Student Academic Grants and Awards

Definition of a Personal Statement

If you are applying for nationally competitive scholarships, for graduate school, or for a number of post-graduate service or employment opportunities, you have seen the vaguely phrased request; in one form or another, it comes down to "tell us something about yourself."

The Rhodes and Marshall competitions require a 1000-word personal essay: the Fulbright, a "curriculum vita." You are asked to share your "academic and other interests." A clearer charge might be: compose an essay that reveals who you are, what you care about, and what you intend to do in this life. Tell this story in a compelling manner, and do so in less than a thousand words. What's so hard about that? Simply make sense of your life (right.) But what does that mean? What will it look like?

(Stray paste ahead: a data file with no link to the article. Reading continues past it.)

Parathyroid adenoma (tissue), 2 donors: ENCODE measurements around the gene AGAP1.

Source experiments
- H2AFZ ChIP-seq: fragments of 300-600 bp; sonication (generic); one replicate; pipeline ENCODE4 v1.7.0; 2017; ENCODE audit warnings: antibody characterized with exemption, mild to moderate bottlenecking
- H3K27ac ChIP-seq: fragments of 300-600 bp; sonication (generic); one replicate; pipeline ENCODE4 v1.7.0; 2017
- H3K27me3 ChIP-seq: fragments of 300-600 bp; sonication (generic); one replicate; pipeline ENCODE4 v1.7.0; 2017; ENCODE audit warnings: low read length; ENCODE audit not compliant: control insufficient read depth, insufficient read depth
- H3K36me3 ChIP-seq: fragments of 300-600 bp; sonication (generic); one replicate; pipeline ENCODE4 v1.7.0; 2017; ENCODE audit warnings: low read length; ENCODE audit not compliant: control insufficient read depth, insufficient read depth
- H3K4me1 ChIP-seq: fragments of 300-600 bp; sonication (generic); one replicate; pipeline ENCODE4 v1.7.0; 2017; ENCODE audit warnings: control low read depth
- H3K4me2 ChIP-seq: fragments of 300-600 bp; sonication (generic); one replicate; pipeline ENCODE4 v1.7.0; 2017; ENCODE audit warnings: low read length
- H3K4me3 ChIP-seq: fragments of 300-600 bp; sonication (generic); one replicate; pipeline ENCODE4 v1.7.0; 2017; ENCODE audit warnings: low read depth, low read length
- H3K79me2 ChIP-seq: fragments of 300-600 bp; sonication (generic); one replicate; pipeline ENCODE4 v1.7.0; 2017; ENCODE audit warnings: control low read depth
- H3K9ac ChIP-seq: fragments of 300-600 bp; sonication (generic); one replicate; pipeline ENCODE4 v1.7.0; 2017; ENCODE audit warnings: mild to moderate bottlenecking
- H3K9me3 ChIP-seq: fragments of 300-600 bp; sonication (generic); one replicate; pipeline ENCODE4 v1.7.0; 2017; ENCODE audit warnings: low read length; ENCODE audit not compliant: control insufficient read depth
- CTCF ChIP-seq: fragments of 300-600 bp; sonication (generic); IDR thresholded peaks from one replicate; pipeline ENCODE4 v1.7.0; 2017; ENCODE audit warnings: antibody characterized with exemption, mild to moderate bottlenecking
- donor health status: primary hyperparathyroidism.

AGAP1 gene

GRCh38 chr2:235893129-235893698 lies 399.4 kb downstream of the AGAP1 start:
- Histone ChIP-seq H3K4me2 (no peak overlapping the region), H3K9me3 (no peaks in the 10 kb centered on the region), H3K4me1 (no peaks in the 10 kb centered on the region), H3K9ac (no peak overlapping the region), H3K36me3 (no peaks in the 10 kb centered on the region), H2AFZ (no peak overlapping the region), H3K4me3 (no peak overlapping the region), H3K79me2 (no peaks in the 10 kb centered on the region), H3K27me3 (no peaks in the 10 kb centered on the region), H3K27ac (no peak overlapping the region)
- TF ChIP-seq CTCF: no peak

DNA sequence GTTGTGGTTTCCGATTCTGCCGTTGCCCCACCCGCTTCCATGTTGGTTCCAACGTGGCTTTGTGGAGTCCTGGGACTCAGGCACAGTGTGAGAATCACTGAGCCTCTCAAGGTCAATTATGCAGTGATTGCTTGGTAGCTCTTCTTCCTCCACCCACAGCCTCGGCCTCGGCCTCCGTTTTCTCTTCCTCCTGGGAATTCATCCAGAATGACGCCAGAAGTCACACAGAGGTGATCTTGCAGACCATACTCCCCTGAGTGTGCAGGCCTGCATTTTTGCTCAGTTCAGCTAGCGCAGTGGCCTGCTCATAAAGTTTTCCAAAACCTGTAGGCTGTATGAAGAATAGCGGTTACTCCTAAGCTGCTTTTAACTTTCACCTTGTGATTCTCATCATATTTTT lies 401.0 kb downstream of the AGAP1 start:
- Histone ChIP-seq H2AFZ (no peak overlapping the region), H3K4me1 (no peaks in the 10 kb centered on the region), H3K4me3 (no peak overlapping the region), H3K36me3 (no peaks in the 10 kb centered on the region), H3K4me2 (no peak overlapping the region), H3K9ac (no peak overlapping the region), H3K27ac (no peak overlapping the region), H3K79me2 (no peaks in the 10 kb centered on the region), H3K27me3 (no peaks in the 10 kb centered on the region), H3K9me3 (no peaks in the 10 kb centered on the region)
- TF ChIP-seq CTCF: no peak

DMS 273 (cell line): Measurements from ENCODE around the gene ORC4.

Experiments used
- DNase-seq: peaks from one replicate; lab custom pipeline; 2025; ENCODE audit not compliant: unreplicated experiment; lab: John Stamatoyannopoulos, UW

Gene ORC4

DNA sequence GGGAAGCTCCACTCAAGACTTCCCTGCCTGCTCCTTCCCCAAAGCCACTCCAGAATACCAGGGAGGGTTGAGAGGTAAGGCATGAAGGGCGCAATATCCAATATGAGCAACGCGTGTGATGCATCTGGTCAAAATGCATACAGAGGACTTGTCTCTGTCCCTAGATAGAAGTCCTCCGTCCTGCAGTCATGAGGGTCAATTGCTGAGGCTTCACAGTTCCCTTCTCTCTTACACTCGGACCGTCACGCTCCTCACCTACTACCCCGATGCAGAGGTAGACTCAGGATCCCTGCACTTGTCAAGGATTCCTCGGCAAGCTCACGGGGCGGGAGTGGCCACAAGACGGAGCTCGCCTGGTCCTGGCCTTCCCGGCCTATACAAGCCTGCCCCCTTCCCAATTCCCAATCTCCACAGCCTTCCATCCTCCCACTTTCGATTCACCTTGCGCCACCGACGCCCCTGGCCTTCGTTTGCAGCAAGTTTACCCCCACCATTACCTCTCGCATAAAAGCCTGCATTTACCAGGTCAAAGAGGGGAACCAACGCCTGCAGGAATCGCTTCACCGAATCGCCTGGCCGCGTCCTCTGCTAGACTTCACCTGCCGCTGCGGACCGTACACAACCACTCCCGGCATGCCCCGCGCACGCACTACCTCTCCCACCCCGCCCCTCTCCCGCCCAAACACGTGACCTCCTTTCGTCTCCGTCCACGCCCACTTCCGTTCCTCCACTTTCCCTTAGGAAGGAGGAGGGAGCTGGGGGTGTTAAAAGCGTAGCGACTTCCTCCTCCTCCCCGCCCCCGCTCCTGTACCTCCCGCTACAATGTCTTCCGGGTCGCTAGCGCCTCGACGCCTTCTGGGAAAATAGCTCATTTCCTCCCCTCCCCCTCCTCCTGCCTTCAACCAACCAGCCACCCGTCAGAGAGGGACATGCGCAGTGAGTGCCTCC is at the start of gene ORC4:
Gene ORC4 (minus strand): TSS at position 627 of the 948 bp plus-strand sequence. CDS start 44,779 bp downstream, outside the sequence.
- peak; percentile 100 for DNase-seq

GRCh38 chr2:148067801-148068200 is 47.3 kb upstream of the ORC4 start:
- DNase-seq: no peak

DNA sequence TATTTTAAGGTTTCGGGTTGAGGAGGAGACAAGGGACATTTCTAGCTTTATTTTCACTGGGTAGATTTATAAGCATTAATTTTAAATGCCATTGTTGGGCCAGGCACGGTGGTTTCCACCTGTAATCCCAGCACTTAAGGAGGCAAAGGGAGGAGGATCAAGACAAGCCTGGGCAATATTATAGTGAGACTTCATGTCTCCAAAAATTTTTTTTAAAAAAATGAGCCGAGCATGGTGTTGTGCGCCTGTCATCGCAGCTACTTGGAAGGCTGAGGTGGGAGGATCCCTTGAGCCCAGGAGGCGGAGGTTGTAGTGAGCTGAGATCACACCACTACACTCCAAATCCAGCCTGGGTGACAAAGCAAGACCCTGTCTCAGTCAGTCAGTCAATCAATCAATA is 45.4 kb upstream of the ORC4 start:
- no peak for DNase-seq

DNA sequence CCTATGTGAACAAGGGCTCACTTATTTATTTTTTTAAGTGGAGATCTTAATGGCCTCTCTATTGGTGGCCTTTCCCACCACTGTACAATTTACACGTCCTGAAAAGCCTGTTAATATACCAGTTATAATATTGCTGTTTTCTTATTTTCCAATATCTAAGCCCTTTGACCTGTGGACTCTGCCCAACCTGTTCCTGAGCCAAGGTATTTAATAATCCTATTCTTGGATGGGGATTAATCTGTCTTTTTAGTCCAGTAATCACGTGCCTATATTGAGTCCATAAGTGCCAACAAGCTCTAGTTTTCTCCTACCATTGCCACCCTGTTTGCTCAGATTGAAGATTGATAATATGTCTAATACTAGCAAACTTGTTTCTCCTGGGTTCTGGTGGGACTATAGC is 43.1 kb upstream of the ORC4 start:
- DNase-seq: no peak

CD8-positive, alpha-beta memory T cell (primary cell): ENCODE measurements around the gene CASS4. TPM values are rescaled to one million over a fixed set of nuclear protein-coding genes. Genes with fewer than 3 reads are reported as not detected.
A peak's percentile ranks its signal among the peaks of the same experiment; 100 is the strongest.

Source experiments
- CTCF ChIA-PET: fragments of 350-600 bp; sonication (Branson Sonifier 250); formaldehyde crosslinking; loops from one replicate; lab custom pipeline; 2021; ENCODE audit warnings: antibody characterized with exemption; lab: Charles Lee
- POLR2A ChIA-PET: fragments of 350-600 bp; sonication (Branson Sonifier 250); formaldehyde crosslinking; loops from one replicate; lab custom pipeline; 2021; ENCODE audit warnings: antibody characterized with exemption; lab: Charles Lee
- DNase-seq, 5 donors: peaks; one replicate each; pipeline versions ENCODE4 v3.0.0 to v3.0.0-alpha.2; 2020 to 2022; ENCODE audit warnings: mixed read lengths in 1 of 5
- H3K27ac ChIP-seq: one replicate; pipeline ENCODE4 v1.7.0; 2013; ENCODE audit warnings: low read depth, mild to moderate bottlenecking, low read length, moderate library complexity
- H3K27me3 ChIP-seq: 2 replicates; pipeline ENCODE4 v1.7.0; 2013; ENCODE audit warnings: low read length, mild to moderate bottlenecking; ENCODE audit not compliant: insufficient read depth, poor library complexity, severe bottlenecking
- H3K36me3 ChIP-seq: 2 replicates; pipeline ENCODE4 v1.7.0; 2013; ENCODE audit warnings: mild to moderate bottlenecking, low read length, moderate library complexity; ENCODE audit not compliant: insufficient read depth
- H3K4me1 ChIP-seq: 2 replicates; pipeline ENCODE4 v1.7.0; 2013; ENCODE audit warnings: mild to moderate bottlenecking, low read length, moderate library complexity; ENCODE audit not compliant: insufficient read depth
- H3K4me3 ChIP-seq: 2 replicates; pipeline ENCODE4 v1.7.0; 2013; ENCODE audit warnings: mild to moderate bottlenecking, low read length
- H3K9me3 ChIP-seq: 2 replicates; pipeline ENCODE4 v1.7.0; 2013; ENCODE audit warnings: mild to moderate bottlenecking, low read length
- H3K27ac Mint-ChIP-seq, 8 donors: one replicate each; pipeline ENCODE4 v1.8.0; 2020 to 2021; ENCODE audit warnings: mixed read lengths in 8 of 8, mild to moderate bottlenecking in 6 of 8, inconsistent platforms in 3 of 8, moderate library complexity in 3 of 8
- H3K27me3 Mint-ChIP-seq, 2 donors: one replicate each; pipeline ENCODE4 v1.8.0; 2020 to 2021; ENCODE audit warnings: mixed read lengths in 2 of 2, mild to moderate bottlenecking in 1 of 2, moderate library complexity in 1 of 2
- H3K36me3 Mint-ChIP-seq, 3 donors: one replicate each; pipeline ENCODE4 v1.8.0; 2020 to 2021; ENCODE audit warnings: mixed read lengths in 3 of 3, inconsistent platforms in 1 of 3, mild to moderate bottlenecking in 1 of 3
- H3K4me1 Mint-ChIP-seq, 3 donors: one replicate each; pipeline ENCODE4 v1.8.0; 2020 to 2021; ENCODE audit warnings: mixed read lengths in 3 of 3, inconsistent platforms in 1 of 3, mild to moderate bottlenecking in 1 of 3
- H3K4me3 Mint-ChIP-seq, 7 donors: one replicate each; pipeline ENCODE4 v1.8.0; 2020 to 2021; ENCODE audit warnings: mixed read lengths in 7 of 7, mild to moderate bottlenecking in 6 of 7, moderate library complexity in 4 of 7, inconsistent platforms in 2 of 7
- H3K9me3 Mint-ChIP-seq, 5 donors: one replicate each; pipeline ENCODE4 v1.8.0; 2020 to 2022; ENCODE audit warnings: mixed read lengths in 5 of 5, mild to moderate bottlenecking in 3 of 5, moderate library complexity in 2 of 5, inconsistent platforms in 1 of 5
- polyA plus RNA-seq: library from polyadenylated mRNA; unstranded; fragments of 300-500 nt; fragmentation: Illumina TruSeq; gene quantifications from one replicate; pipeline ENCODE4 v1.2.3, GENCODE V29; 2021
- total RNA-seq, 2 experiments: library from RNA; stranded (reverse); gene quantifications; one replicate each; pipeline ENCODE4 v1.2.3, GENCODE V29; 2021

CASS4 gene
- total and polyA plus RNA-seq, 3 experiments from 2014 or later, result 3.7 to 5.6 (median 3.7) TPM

Because personal statements are personal, there is no one type or style of writing that is set out as a model. That can be liberating; it can also be maddening. But while every personal statement is unique in style, its purpose is the same.

A personal statement is your introduction to a selection committee. It determines whether you are invited to interview; and if selected as a finalist, interview questions will be based on this material. It is the heart of your application.

A personal statement is:

A personal statement is not:

So, what must you include in the personal statement? An effective personal statement will answer the following questions: